Makers of Fort Worth Page: 25
This book is part of the collection entitled: Where the West Begins: Capturing Fort Worth's Historic Treasures and was provided to The Portal to Texas History by the Amon Carter Museum of American Art.
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LLIAM CAPPS, senior
member of the firm of
Capps, Cantey, Hanger
& Short, is at once
prominent as an attorney
business man. Professionally he is
the representative of many of the
leading corporations that have taken
a part in the building of Fort Worth.
He was one of the prime movers in
the development of the great South
Side residence district beyond the
Santa Fe Railway, and Capps Park
in that section is his gift to the City
of Fort Worth. He is president of
the Fort Worth Record and the Capps
Land Company and interested in
other business enterprises. Without
seeking office he has been a force
in political matters and at one time
served as a member of the Board of
School Trustees with Major K. M.
Van Zandt and other prominent business
and professional men. Mr.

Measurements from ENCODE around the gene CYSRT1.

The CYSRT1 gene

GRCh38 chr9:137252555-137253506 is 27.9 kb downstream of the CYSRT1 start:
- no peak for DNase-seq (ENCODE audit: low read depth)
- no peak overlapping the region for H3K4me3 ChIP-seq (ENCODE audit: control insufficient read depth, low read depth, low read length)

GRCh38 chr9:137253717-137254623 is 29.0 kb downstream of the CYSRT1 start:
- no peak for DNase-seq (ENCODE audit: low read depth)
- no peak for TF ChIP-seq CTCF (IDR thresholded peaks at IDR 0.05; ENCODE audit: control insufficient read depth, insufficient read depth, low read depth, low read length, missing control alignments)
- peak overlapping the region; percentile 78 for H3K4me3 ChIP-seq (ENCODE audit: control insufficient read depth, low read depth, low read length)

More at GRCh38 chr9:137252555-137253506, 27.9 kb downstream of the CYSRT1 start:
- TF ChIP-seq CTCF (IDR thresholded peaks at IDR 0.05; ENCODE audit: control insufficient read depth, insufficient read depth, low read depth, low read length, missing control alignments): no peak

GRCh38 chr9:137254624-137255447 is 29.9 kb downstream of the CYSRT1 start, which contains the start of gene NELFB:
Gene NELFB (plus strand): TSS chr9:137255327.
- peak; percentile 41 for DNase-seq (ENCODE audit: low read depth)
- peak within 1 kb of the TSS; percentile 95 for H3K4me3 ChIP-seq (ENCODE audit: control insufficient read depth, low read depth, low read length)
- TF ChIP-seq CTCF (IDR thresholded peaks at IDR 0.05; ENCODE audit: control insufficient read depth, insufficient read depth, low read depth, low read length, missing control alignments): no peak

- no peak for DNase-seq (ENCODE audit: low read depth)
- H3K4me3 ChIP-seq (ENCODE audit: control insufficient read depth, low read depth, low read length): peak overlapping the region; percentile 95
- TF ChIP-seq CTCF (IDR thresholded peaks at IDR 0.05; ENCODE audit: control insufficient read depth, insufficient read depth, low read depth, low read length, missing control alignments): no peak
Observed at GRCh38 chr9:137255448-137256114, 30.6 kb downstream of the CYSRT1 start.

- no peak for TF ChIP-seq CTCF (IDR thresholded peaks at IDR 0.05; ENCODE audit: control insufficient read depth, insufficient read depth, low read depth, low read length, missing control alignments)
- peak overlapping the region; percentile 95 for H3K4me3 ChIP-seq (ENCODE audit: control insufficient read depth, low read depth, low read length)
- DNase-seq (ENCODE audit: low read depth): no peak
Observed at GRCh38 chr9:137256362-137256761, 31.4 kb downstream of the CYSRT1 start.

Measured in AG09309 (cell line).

Capps' father, A. F. Capps, was a
prominent attorney in Overton
County, Tennessee, where Mr. Capps
was born. His mother, Mrs. Hennie
J. Officer Capps, was a member of
another prominent Tennessee family,
her father being one of the largest
planters and slave owners in that
State before the war. Believing that
his children should be raised on the
farm, the elder Mr. Capps brought
them to Texas in 1878 and settled
near Arlington, where they were
raised. The family consisted of four
boys and two girls, Dr. E. D. Capps,
F. A. Capps of Benchley, Charles
Capps of Arlington, William Capps,
Mrs. Mattie Gill of Arlington and
Mrs. A. R. Eldredge of this city. Mr.
Capps married Miss Fannie Brooke.
They have three children, Mrs. H. G.
Lucas, Miss Mattie Mae Capps and
Count Brooke Capps. His latest
signal service for Fort Worth was
the institution of the movement that
led to formation of the Fort WorthDenton
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Newspaper Artists' Association, Forth Worth. Makers of Fort Worth, book, 1914; Fort Worth. (texashistory.unt.edu/ark:/67531/metapth41334/m1/26/: accessed April 28, 2017), University of North Texas Libraries, The Portal to Texas History, texashistory.unt.edu; crediting Amon Carter Museum.